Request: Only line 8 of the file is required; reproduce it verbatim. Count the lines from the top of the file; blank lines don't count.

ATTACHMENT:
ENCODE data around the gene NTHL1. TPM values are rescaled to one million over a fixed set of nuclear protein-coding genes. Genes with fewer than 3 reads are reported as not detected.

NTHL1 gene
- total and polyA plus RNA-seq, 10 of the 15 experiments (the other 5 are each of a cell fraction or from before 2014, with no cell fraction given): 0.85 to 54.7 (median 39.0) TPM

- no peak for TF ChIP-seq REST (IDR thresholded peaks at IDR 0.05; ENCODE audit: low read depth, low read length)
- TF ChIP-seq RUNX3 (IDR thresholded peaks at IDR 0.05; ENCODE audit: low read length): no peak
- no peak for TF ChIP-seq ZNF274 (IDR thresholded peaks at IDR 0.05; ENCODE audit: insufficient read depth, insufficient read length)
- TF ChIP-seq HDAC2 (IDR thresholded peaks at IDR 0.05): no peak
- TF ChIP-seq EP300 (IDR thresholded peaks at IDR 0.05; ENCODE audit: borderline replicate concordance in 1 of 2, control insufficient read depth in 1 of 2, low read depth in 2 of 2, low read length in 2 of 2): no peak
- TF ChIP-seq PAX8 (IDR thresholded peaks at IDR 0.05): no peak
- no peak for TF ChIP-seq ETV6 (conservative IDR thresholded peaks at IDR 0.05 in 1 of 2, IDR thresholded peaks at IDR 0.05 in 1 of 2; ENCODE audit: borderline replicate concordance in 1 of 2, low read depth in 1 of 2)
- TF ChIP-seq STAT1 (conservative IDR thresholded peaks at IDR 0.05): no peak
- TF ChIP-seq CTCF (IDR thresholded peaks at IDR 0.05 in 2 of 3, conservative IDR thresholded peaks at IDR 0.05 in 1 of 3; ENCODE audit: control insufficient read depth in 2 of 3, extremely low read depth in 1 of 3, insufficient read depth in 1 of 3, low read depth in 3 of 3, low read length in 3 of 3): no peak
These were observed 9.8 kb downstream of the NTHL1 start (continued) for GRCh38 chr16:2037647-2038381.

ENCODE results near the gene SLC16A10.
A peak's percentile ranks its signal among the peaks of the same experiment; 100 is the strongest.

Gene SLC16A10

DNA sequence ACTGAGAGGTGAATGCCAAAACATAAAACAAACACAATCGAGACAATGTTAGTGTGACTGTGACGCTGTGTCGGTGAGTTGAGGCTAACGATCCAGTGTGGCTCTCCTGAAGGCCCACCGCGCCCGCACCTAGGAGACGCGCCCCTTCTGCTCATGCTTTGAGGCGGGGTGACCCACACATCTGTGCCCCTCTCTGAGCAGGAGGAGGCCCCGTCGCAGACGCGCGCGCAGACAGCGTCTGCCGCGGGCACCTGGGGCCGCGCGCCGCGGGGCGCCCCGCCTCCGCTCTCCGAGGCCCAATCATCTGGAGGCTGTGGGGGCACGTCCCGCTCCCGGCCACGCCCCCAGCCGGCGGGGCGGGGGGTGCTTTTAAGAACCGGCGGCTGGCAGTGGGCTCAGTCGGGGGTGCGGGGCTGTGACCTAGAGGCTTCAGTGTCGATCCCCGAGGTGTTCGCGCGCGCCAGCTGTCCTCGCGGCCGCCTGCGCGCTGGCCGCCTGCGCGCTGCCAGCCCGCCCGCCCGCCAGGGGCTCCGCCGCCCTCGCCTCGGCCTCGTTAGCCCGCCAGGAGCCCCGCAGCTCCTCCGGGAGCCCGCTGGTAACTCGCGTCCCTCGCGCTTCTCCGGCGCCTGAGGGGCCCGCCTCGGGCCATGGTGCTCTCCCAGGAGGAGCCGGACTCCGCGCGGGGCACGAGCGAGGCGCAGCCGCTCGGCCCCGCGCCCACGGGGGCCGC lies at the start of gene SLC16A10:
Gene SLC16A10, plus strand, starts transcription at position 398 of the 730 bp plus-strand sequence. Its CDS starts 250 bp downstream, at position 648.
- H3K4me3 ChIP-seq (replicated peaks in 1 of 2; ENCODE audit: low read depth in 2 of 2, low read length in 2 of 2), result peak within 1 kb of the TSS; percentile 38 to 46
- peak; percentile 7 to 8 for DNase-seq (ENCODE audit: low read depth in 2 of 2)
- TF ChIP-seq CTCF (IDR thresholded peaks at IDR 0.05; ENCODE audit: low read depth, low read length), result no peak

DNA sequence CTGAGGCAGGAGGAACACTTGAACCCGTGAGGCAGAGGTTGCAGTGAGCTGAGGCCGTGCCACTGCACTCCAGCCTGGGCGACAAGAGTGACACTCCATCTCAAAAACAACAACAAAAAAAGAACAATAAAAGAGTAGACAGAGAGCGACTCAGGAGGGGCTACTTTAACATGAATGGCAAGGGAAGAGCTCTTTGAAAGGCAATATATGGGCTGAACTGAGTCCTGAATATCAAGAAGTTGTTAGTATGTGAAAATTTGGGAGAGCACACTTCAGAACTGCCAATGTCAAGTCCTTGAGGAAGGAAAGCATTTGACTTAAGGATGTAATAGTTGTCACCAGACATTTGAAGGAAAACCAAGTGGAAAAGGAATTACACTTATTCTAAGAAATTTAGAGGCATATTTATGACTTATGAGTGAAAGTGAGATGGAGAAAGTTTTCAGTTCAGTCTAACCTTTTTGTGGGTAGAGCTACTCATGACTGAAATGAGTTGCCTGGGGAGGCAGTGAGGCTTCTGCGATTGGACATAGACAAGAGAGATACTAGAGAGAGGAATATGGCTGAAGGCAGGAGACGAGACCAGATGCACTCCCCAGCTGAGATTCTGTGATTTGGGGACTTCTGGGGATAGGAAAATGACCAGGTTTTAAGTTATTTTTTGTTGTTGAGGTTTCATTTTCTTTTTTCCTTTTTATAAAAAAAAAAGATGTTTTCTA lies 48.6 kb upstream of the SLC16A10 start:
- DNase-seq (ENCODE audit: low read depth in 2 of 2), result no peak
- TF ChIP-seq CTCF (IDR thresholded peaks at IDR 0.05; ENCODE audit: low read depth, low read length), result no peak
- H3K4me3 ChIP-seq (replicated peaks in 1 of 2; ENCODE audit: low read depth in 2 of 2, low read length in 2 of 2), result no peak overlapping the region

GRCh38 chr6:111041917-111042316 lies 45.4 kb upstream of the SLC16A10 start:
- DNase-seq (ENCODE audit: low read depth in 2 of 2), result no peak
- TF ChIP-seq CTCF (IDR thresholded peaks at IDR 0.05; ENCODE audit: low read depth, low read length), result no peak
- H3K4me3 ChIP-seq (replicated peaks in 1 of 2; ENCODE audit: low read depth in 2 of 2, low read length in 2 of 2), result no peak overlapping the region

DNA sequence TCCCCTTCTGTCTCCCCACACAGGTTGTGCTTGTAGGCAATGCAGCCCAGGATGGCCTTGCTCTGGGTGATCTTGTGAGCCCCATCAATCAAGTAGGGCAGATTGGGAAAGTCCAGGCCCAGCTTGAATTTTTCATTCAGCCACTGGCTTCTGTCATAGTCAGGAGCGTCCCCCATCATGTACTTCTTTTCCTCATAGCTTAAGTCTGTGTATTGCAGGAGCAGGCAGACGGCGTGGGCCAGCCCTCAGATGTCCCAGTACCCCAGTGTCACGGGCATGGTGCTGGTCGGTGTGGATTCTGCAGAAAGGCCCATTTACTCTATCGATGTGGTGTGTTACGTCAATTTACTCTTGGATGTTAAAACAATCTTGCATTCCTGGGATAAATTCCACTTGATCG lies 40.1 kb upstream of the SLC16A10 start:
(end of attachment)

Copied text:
- TF ChIP-seq EP300 (IDR thresholded peaks at IDR 0.05; ENCODE audit: borderline replicate concordance in 1 of 2, control insufficient read depth in 1 of 2, low read depth in 2 of 2, low read length in 2 of 2): no peak